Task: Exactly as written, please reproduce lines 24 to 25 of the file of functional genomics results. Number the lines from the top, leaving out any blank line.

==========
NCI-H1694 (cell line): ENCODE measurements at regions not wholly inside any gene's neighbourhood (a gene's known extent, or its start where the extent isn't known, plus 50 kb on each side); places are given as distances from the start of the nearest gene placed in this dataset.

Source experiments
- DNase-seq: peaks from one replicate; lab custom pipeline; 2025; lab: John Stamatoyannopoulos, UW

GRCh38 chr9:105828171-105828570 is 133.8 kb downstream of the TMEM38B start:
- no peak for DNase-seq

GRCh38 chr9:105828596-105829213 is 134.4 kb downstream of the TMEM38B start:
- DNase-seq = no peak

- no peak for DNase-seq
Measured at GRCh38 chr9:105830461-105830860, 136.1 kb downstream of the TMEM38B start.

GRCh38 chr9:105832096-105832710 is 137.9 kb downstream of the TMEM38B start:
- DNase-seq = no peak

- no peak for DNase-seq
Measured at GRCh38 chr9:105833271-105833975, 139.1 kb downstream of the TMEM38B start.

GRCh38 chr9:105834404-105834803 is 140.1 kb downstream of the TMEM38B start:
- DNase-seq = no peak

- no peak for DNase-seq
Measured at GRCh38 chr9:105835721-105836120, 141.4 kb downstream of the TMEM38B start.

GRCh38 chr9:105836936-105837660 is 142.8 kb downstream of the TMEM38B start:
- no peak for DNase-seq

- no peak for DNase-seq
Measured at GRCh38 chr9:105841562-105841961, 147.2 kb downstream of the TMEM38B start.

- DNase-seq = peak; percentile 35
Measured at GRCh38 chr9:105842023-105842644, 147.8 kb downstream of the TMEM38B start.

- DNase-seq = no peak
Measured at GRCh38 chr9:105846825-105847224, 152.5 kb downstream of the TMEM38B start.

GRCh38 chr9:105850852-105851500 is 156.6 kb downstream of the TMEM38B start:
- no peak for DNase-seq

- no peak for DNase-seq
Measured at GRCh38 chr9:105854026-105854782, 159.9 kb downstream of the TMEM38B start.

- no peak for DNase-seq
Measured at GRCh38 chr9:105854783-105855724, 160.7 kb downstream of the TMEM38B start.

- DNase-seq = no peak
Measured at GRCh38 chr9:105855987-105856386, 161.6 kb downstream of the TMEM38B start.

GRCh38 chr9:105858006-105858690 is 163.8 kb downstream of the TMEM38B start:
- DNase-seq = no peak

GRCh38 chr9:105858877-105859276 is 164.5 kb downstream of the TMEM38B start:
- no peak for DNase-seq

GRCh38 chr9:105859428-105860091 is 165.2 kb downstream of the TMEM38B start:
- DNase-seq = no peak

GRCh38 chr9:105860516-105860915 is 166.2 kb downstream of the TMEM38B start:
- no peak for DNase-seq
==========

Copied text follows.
- DNase-seq = no peak
Measured at GRCh38 chr9:105846825-105847224, 152.5 kb downstream of the TMEM38B start.